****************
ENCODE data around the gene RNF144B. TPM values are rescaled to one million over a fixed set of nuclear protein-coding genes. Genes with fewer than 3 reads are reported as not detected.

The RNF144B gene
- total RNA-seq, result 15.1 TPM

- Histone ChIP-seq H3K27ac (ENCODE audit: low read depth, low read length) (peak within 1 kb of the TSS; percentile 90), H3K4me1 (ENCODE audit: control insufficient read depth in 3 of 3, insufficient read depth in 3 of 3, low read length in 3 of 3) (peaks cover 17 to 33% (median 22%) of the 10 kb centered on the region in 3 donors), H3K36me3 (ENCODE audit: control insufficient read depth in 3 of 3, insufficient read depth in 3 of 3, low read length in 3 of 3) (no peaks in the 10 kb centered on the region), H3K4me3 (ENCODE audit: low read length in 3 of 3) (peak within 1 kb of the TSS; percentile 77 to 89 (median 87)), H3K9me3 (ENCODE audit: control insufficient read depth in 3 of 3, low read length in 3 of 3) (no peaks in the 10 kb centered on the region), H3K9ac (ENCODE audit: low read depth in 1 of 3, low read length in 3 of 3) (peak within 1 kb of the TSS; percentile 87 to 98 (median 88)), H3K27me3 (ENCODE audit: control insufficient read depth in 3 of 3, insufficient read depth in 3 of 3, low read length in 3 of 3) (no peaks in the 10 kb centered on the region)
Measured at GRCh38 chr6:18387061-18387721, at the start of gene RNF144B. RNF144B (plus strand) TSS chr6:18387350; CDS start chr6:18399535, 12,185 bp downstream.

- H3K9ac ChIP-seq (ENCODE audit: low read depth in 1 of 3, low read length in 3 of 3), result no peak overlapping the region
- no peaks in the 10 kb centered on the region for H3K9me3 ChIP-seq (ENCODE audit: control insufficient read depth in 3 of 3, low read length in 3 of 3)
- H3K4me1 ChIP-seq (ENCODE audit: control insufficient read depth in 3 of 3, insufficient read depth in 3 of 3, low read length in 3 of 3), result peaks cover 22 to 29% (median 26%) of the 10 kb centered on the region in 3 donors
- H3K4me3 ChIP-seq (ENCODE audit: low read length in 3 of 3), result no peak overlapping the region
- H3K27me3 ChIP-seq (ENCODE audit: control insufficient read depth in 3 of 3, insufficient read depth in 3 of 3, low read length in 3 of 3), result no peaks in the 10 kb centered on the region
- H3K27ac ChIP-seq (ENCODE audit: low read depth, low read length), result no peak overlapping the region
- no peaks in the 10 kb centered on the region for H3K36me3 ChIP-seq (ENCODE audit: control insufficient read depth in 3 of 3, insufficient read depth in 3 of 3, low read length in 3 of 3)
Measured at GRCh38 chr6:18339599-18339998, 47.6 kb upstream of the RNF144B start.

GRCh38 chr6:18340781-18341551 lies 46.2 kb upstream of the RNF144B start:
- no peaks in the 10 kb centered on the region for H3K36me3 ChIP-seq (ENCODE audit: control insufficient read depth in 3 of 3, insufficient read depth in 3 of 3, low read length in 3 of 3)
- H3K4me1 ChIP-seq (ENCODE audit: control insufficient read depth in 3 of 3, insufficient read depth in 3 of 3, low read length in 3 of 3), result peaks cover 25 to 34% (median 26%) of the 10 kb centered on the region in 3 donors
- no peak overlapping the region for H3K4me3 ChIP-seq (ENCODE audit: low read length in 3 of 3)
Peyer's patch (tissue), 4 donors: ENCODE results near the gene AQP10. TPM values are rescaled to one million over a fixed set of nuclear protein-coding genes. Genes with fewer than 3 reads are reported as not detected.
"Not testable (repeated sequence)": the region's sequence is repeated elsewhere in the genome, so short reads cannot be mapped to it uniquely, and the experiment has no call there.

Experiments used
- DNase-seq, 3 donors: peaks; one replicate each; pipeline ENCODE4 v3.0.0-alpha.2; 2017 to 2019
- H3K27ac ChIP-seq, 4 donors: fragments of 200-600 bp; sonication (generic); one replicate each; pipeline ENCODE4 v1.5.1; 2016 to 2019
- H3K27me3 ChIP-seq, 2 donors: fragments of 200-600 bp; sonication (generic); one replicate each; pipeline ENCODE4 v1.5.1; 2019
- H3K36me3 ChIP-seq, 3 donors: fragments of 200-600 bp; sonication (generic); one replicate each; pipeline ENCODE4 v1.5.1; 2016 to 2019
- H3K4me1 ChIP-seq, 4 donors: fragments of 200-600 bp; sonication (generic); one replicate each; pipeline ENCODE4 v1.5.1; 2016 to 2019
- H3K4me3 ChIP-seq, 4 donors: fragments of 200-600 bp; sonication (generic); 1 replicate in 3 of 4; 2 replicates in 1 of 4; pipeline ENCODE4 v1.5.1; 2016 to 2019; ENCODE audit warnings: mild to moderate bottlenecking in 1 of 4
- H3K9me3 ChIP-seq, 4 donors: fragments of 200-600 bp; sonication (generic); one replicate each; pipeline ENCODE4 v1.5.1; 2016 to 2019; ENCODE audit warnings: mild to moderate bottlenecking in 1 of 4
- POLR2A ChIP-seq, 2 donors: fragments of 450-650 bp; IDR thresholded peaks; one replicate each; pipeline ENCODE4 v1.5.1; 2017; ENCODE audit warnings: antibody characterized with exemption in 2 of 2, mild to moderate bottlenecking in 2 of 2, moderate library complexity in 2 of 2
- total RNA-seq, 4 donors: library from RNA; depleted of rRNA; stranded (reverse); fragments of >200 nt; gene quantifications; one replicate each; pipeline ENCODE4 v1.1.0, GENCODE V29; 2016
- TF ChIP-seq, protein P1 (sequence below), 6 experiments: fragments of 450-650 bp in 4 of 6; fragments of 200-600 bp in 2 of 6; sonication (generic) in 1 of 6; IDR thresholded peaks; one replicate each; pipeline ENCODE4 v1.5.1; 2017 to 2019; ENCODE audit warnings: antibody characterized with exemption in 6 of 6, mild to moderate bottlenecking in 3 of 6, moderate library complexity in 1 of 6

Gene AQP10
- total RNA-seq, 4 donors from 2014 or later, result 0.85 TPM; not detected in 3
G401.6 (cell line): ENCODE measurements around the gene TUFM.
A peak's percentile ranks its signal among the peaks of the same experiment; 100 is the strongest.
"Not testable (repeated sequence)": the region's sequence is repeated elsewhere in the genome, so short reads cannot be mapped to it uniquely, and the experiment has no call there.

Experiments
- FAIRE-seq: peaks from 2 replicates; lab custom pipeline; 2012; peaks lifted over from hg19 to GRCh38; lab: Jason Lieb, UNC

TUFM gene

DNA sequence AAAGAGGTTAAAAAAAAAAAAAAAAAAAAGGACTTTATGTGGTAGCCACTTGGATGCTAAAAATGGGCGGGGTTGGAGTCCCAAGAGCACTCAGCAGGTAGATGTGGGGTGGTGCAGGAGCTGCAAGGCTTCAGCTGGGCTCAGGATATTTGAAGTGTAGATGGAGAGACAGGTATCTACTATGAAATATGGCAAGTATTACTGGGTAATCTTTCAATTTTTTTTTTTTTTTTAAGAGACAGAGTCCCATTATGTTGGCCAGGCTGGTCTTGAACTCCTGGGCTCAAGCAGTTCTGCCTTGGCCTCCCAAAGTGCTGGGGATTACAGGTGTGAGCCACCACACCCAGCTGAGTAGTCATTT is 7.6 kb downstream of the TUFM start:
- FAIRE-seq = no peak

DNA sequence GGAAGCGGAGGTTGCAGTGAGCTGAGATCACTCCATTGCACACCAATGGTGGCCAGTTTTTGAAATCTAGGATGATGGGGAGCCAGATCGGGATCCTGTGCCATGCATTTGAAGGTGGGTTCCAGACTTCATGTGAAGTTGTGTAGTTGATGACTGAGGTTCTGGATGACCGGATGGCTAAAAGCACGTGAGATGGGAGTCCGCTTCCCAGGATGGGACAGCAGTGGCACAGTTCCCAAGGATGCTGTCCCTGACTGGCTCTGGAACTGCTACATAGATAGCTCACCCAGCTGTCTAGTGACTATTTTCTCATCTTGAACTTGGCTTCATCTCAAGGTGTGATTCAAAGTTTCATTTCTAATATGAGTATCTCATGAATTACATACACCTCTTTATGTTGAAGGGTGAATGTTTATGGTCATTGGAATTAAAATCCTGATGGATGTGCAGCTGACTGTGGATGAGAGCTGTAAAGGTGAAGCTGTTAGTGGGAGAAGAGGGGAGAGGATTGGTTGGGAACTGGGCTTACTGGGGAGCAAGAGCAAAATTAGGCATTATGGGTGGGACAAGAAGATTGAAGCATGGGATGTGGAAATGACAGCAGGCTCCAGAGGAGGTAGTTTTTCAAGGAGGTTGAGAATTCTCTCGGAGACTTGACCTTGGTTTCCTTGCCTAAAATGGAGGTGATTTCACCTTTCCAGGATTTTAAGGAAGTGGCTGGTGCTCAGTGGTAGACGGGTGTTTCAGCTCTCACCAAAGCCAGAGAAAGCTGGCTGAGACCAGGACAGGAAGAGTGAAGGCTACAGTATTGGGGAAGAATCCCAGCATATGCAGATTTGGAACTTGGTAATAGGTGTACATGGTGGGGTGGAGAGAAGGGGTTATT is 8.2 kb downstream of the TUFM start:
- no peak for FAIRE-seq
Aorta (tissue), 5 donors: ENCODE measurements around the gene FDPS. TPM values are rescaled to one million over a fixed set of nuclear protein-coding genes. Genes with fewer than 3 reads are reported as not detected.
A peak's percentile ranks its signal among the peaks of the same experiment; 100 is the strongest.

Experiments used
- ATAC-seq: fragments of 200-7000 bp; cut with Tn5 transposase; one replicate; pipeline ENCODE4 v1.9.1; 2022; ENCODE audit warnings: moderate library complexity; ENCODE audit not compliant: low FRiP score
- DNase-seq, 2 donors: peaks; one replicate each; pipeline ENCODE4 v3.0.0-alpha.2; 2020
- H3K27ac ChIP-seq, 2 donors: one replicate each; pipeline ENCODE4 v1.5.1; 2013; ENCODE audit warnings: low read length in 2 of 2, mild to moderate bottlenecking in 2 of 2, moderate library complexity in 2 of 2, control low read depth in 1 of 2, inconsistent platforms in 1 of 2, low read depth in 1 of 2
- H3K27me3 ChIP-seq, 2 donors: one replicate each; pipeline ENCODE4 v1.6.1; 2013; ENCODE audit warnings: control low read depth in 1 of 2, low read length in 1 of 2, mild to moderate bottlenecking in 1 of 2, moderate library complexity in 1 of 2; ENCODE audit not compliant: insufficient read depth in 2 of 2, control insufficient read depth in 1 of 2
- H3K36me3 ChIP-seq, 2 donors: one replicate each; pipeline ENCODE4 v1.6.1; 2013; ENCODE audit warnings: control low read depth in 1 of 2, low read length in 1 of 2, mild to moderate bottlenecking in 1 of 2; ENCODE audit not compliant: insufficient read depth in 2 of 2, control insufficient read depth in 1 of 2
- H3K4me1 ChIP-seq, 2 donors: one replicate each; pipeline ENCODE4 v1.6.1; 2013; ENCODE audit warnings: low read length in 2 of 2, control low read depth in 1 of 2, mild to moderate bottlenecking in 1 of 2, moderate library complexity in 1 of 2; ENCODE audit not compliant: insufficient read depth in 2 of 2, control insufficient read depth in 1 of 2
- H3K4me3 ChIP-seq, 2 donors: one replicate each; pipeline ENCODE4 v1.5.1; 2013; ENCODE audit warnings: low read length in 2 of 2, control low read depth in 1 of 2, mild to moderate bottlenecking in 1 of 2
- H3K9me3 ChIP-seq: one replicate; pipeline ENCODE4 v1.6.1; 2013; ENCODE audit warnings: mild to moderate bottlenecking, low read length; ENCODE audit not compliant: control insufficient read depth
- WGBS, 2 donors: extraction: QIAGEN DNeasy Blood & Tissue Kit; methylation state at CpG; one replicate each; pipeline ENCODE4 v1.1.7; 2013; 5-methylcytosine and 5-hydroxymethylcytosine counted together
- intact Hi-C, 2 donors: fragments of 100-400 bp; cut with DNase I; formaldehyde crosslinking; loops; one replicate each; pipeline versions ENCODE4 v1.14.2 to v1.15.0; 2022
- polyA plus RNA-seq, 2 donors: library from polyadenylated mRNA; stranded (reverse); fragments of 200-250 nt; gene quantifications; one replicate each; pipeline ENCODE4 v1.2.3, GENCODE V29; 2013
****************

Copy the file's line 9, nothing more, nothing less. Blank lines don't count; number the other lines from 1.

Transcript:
- H3K4me3 ChIP-seq (ENCODE audit: low read length in 3 of 3), result no peak overlapping the region